In a blow to Berlin's efforts to boost anti-terrorism measures, Germany's highest court on Wednesday, March 19 blocked parts of a sweeping data-collection law that had prompted large protests by civil liberties
Germany's constitutional court on Wednesday severely curbed parts of a wide-reaching and highly controversial data collection law that requires telecom companies to store telephone and Internet data for up to six months, dealing a setback to government efforts to fight terrorism.
The law which went into effect in January gave the federal government broad access to data including e-mail addresses, length of call and numbers dialed and in the case of mobile phones, the location calls are made from.
Fears of data misuse
The court in Karlsruhe on Wednesday declared that parts of the law were unconstitutional pending review. It ruled that the data may continue to be stored by telecom companies but that details may only be transferred to investigators in the event of inquires into serious crime and only with a warrant. In cases of less serious crime, investigating authorities may only access the data subject to a final decision by the top court, judges said.
The legislation is part of an EU directive formulated in response to bomb attacks in Madrid and London in past years.
Demonstrators in Hamburg staged a mock funeral marking the "Death of Privacy"
It has sparked large protests by German civil liberties campaigners, privacy advocates and opposition politicians in recent months who argue it would make huge amounts of personal data vulnerable to misuse and place everybody under general suspicion of being a terrorist.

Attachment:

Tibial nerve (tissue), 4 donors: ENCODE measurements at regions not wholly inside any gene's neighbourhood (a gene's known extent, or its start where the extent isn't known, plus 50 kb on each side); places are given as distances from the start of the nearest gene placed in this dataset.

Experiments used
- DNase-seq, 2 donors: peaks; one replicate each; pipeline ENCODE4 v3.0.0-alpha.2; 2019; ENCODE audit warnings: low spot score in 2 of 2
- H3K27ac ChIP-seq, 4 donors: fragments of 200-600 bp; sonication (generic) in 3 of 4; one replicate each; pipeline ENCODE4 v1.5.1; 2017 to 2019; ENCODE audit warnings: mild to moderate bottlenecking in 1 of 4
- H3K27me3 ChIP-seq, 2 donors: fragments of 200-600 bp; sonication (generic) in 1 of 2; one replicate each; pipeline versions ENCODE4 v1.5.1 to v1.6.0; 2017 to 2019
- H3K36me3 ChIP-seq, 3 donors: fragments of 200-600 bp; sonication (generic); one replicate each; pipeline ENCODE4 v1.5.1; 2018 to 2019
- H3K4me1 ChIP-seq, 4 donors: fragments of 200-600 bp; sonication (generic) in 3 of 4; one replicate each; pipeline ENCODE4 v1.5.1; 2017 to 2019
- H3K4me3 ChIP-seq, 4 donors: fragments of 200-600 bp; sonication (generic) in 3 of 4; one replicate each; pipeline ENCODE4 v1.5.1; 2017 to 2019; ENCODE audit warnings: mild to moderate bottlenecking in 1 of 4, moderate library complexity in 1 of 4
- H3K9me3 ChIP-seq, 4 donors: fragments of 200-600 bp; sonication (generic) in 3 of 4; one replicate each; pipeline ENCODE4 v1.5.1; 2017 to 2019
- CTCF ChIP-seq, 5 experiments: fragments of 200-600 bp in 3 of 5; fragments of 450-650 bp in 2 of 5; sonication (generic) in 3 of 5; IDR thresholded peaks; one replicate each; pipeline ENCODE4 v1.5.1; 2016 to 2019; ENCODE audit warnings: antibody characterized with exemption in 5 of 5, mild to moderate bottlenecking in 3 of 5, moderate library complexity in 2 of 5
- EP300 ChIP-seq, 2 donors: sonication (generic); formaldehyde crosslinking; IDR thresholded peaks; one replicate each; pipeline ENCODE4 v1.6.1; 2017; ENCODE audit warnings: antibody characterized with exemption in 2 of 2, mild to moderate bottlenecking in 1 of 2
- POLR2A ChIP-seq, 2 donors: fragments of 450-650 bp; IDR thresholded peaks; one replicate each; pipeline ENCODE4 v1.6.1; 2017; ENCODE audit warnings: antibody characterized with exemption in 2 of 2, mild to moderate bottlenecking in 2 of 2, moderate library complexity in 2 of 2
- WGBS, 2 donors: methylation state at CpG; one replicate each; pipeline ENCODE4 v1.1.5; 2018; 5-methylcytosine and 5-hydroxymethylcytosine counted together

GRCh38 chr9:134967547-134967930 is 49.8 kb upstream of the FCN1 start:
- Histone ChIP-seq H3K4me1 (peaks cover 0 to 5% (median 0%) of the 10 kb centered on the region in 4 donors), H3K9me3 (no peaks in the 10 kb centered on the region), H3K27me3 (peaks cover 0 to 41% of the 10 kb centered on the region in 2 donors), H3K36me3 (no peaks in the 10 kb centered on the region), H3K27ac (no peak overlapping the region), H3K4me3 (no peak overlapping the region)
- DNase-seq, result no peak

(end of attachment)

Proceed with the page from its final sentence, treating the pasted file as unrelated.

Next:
Critics are also concerned that the data may be handed over to foreign intelligence agencies and could be used by entertainment companies to pursue and prosecute people who illegally download music and videos.
On Dec 31, over 30,000 opponents of the law filed a class-action suit, the biggest of its kind in Germany, against the bill.
"A serious blow to the government"
Wednesday's decision was the latest in a series of rulings against tighter security measures by Chancellor Angela Merkel's government.
Last month, the constitutional court established a new "fundamental right" for German citizens to surveillance-free computer systems. In recent years, the court has set limits on bugging homes, trawling electronic databases and monitoring computers of suspected criminals.
The decision was hailed by opposition politicians and privacy advocates.
"The grand coalition should finally draw the lesson of these verdicts and stop crossing the limits of constitutionality on citizen rights," said Claudia Roth of the opposition Greens party.
"This is a serious blow to the federal justice ministry which until recently has been trying to play down the violation of basic rights of citizens by the data collection bill," said Joerg van Essen from the opposition free-market liberal Free Democratic Party (FDP).